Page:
by Melissa Hawks Posted on Tuesday, October 04, 2016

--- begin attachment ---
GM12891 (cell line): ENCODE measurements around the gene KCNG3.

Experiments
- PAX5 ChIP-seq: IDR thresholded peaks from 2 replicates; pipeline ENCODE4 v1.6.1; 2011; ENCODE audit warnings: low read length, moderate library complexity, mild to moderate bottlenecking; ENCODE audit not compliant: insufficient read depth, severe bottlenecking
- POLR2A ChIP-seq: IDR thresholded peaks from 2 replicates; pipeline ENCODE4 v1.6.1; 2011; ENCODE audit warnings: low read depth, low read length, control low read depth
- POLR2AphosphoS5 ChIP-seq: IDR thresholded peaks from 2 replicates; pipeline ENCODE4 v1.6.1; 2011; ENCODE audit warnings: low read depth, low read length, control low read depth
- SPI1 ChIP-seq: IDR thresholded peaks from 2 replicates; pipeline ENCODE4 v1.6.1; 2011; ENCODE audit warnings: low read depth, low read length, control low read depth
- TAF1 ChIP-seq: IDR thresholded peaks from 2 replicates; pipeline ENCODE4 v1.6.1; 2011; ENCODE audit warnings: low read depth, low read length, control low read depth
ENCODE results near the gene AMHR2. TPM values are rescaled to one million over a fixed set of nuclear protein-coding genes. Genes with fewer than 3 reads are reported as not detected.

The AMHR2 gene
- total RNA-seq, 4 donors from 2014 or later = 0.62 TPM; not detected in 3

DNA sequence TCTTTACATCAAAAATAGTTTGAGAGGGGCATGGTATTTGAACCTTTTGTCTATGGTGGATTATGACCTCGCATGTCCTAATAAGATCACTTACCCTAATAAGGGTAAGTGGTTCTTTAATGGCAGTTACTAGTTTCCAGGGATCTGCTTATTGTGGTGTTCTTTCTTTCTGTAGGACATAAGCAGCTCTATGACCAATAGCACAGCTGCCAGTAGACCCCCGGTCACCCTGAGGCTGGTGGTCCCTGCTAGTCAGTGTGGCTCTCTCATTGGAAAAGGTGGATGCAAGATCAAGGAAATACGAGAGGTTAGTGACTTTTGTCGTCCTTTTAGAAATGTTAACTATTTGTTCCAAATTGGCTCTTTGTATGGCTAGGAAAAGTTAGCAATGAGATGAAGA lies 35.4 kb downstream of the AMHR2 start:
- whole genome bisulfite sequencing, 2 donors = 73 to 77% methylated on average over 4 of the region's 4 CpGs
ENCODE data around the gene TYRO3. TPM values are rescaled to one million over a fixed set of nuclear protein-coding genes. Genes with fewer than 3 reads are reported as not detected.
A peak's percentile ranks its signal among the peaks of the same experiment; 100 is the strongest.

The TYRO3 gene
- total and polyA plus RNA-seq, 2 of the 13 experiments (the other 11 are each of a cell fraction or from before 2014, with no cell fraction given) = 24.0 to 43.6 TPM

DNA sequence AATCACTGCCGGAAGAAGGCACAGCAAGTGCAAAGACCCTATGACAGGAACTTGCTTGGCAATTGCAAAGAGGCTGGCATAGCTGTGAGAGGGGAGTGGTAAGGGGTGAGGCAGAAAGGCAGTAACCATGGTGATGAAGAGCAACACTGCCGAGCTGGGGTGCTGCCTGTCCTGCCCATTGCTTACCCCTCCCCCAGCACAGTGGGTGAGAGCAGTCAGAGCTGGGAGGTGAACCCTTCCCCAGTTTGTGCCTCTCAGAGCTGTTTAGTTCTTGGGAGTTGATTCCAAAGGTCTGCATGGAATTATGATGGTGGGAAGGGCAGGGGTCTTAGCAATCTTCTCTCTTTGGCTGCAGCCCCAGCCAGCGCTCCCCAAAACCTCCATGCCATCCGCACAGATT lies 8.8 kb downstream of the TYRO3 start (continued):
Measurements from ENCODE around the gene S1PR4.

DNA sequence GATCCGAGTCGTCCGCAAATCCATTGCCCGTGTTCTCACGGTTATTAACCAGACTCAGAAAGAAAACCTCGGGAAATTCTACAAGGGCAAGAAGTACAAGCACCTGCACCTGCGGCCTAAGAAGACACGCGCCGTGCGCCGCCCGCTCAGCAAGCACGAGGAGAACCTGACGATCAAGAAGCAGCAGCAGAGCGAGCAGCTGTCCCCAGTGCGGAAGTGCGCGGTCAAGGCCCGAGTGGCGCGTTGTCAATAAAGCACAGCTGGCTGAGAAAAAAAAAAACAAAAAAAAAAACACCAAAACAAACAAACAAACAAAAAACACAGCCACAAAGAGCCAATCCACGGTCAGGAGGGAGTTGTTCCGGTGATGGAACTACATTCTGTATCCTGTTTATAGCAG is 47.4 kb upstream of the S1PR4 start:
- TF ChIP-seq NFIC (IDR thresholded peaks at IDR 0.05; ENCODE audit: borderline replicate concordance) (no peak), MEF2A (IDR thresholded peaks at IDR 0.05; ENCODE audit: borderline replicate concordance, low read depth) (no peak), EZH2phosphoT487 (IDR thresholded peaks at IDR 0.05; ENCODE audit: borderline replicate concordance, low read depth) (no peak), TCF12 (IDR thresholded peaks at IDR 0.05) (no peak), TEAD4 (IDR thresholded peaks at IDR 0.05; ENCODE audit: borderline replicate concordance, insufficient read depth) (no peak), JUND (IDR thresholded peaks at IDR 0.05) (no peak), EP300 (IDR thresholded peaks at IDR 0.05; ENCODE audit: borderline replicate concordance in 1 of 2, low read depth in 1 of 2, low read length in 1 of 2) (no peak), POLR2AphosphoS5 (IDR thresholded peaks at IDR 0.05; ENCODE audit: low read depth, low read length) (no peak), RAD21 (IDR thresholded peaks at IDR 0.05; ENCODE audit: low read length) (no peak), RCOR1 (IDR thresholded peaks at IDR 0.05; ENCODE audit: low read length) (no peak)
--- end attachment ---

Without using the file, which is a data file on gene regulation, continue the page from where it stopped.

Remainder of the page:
The colored pencils and Crayola markers were piled high.The image stands out in her mind as she tells the story. Ronne Rock, Marketing Coordinator for Orphan Outreach, remembers the first of many short-term missions trips she’s been a part of to Guatemala. Her team and ones before them had brought plenty of school supplies and Neosporin, typical recommendations for teams visiting orphanages at the time.It was 2009 and the first first time Ronne had visited Mi Pequeño Refugio. After her team spent the day playing, teaching, and laughing with the kids, she paused to ask the women who ran the orphanage if they needed anything before the team left for the night. That’s when the image of the school supplies became burned into Ronne’s brain.“Milk,” the sisters answered, “We need milk.”A necessity. Simple and life-giving. The short-term mission team had come with plans to meet needs they believed were necessary, and with a single question found the real needs of those children and that staff opened up to them. The visit led to Ronne and the team telling Orphan Outreach about the orphanage. The introduction led to a long-term partnership between the two ministries - one that focused on holistic needs like education, nutrition, health, life skills training, and safety.Sarah Herbeck, Orphan Outreach’s Mission Coordinator, talks about a way of addressing this very issue prior to a team being on the ground while discussing a group that served in Honduras, “Because every team we send is going to a partner ministry directed by a national, they will be able to benefit from a long-term vision and not only meet physical but also spiritual and emotional needs. During the preparations this team was able to ask what was really needed by the nationals leading the ministries and our full-time staff in Honduras could help them think through what is valuable and safe for the kids.”Having the opportunity to collaborate with people already involved in the ministry led this specific team to be the support they needed to be. Sarah shares that the team spent time “doing science experiments and playing games with the kids,” which made them feel important because people had come from so far to visit them. She describes one of the most valuable aspects of their trip as the caregivers and director having “a time of rest” while “other nationals with expertise were able to provide training during that time.” Time for full-time caregivers to receive training or plan can be a rarity.“I’d like to see short term missions teams come more prepared.” Ricky Cotto shares. “Not prepared in a sense of schedules, activities, and programs, but prepared spiritually, physically, culturally, and emotionally.” A mission trip leader to Anand, India, where teams have served at Elwyn Parekh Children’s Home for years, Ricky has practical suggestions. They include the team investing time in discipleship together prior to and during the trip, learning how to manage the effects of jet-lag and long plane rides prior to taking trips, and being culturally sensitive about a country’s customs and beliefs. Ricky says that being a good representation of Christ means be willing to let go of your arrogance and ego by humbling yourself enough to learn.“I've seen teams show up and say…’we're just here to serve and be lead by the Spirit,’” Ricky continues, “When I hear that I automatically think ‘You have no idea what to do and have not prepared for this trip.’ Be led by the Spirit, but also be intentional with your mission.”The attitude with which a team goes into a mission with leaves lasting impact as well. “We are welcomed where we go. I believe not because of the material things that we bring but because of the posture that the group comes with. A posture of cultural awareness, servanthood, peace, and love,” says Ricky, discussing trips to village towns in India.Sarah agrees, “I don’t often see intentionality in training before hand and humility in participants. It's not possible for every team to be perfectly trained but there are some basics that should be covered. Training should provide an avenue for individuals to wrestle with why they are going and hopefully enter another culture as a learner-partner not as a savior-server.” Intentionality is a key factor in the development of new, more specialized training for future Orphan Outreach mission trip participants.And there are other more practical suggestions given by the nationals who run the ministries Orphan Outreach partners with. Dingpuii from Gan Sabra in India reminds the teams not to be wasteful. “Americans leave full bottles of water lying around and don’t eat all their food.” This models something different than what they teach the children at Gan Sabra. Food isn’t plentiful and teams should be aware of that.Another more difficult piece of feedback Dingpuii gives is an emotional one. “Don’t become overly attached or choose a favorite child and give close attention to [only] them the whole week. It’s hard for the staff to handle the kids when the team leaves.” Spreading out the emotional energy you have to give allows for each child to feel cared for and makes the separation at your inevitable departure easier.Coming prepared to meet spiritual and academic needs with workshops is a request from Lily Ferrer at Hope & Future in San Tomas, Guatemala. Her home provides holistic care for teen mothers and their children, and she longs for teams to create learning opportunities for her students about spirituality and academic subjects like math, reading, and English which will speak to a variety of ages.Irene and Alfredo Salazar from the Down Syndrome School in Guatemala City have encouragement for mission teams too. “The kids are ready to be sponsored. Trust that we are using the support in the best way we can.” They suggest that the support of a team may begin with a visit, but lives with the sponsoring of children they have met on their trip so that each child is provided for on an ongoing basis. Sponsorship provides special needs kids with therapy and care not normally provided through hospitals. And it also opens the door to ongoing education. Continued support opens up a world of possibilities for their futures.Katherine Cheng, Director of Missions at Orphan Outreach, says the point of orphan care is, “seeking the best interest of kids, whether that is helping them find families or have a safe environment where they can feel safe, secure, loved and have their needs met and are given a chance to thrive” and this can be supported by the Church at large by them sending in teams, “to be a part of that,” which will open up their eyes to orphan care so that they may play a role in children finding families and quality care.”Do you see where the focus lies? The children. This is about them.What Ronne learned with that one question, “what are your needs?” is what each of these people are saying as well. Short-term mission teams, it’s not about you; it’s about the people you’re going to work with. Do research. Prepare mentally, emotionally, spiritually, culturally, and physically. And then, be open. Be flexible. Be willing to ask the question upon arrival, “What are your needs?” and then subvert any agenda you have to meet those needs.Are you ready to join Orphan Outreach on a short-term mission trip? The 2017 calendar is being updated regularly with trips to Guatemala, Honduras, India, Kenya, Latvia, and Russia. You'll receive training and be part of a team that is part of long-term care for orphans and vulnerable children. http://www.orphanoutreach.co/mission-trips/ #ServeOrphansWell is a five-part series on the impact of short-term mission trips in caring for orphans and vulnerable children. Our thanks to all who have contributed to this article and the series.